It’s important to be understood

People need to know why they should choose you and how it could be beneficial for them to be engaged. Ugnius Zasimauskas from Attention Insight says that:

Whenever users open your page, they will immediately have several questions that you are expected to answer: Does this page have what I’m looking for? Where is it? How do I get it?

Ugnius highlights the importance of your page’s visual aspects, the way you organize it, and how easily navigable it is. He advises that: 

You can also promote specific content, encourage your visitors to click on call-to-actions, and improve the overall user experience. All of which will undeniably increase customer engagement and your conversions.

The way your page looks and how easy is to find something on it is a crucial aspect. If someone visits your site, they are doing so for a reason. Firstly, what they’re looking for has to be relatively easy to find, and secondly, it must be clear why they should do business on your webpage. Send your message clearly.

Jeffrey Kagan from Nifty also has an interesting point of view. His main tip is to: 

…focus on ensuring that users both paid and free have a good understanding of the best ways to use your product. In support of his words, he adds that:

At Nifty we have started offering biweekly webinars to our user base and they have become very popular among productivity junkies and new users alike, leading to a much more engaged and active user base.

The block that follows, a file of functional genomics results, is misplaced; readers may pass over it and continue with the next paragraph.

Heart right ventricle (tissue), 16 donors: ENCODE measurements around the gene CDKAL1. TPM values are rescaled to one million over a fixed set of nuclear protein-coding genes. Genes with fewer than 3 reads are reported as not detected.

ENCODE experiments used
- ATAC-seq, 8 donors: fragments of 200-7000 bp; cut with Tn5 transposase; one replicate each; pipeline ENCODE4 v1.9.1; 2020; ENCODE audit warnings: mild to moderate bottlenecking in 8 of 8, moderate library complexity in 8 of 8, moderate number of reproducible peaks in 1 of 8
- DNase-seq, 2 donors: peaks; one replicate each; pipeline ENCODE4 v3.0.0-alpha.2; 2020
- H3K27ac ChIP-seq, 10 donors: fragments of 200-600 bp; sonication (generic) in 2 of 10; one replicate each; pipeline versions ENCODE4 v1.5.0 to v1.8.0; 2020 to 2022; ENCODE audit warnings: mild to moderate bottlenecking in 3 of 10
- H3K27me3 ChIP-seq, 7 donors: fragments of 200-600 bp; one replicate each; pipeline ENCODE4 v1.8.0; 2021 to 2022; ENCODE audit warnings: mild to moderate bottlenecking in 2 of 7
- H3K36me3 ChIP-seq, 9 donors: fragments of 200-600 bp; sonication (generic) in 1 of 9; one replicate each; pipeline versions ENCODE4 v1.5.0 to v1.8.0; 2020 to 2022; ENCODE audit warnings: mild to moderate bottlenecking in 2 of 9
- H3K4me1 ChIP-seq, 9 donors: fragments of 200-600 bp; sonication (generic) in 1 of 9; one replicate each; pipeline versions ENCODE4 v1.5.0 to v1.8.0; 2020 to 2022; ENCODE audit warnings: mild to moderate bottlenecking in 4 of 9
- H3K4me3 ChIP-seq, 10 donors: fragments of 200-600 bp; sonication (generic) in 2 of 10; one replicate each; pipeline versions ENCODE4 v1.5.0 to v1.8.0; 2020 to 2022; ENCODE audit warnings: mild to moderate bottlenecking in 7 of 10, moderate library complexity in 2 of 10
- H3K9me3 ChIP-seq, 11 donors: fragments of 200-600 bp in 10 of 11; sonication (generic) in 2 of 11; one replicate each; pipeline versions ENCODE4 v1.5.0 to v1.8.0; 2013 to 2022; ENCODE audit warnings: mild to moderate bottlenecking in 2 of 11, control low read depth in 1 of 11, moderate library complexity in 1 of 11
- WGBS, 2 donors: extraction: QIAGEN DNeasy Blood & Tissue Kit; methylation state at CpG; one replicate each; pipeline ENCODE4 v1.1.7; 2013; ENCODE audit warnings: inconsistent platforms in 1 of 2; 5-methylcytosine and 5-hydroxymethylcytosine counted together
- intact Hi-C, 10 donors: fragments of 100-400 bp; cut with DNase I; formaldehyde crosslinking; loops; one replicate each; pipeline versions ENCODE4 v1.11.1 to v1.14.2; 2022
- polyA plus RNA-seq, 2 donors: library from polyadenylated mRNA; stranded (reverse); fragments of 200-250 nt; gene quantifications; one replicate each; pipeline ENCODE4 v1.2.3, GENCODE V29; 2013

And he has a point – boosting customer engagement is all about understanding your product. Showing how to use it or presenting some useful tricks may be the key to their hearts.

The same rules apply to mobile apps. David Cacik, Head of Marketing at CloudTalk explains:

The observed huge increase in the range and importance of mobile will continue. Mobile channels must provide customers with what they expect, based on intuitive interfaces and a wide range of available tools and options. Access to selected products may be limited due to the client’s ability and “ability” to close specific transactions, but the access to services and information itself must be sufficiently wide. Customers can be directed to specific places and channels (e.g. a dedicated call center or a designated, conveniently located outlet) in order to continue the process, but it must be done efficiently and easily, without effort from the customer’s perspective.

As for the mobile applications themselves – their capabilities, intuitive design, security of authorization mechanisms, etc. – the wealth of solutions offered on the market in all industries and markets is so large that each company can find and choose what best meets customer needs despite limitations and formal or legal requirements.

Show benefits

Once customers understand what your product is about and how to use it, they need to focus on the benefits. These are the main driving factors for choosing your product over competitors’. Konrad Caban has this piece of related advice:

Show your customer how their activity in your app can benefit them. Explain that the more they do, the more they get from the money they spend. And I’m not talking about some virtual rewards (gamification), but a real impact on their business (or life).

He added how they manage this issue in Super Monitoring: